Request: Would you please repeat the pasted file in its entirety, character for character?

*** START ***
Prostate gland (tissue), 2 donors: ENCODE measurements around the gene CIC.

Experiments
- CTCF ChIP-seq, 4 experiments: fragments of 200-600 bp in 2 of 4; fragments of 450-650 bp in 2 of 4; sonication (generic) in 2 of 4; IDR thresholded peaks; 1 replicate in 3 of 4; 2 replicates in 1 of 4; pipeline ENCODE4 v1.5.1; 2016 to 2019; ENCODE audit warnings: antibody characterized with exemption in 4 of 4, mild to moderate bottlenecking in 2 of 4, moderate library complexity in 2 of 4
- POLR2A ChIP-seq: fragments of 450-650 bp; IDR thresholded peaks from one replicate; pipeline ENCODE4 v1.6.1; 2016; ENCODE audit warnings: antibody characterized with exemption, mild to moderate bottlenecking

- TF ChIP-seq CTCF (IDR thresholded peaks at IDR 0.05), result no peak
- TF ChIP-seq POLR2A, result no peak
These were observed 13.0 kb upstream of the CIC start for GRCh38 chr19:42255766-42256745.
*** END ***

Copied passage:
Prostate gland (tissue), 2 donors: ENCODE measurements around the gene CIC.

Experiments
- CTCF ChIP-seq, 4 experiments: fragments of 200-600 bp in 2 of 4; fragments of 450-650 bp in 2 of 4; sonication (generic) in 2 of 4; IDR thresholded peaks; 1 replicate in 3 of 4; 2 replicates in 1 of 4; pipeline ENCODE4 v1.5.1; 2016 to 2019; ENCODE audit warnings: antibody characterized with exemption in 4 of 4, mild to moderate bottlenecking in 2 of 4, moderate library complexity in 2 of 4
- POLR2A ChIP-seq: fragments of 450-650 bp; IDR thresholded peaks from one replicate; pipeline ENCODE4 v1.6.1; 2016; ENCODE audit warnings: antibody characterized with exemption, mild to moderate bottlenecking

- TF ChIP-seq CTCF (IDR thresholded peaks at IDR 0.05), result no peak
- TF ChIP-seq POLR2A, result no peak
These were observed 13.0 kb upstream of the CIC start for GRCh38 chr19:42255766-42256745.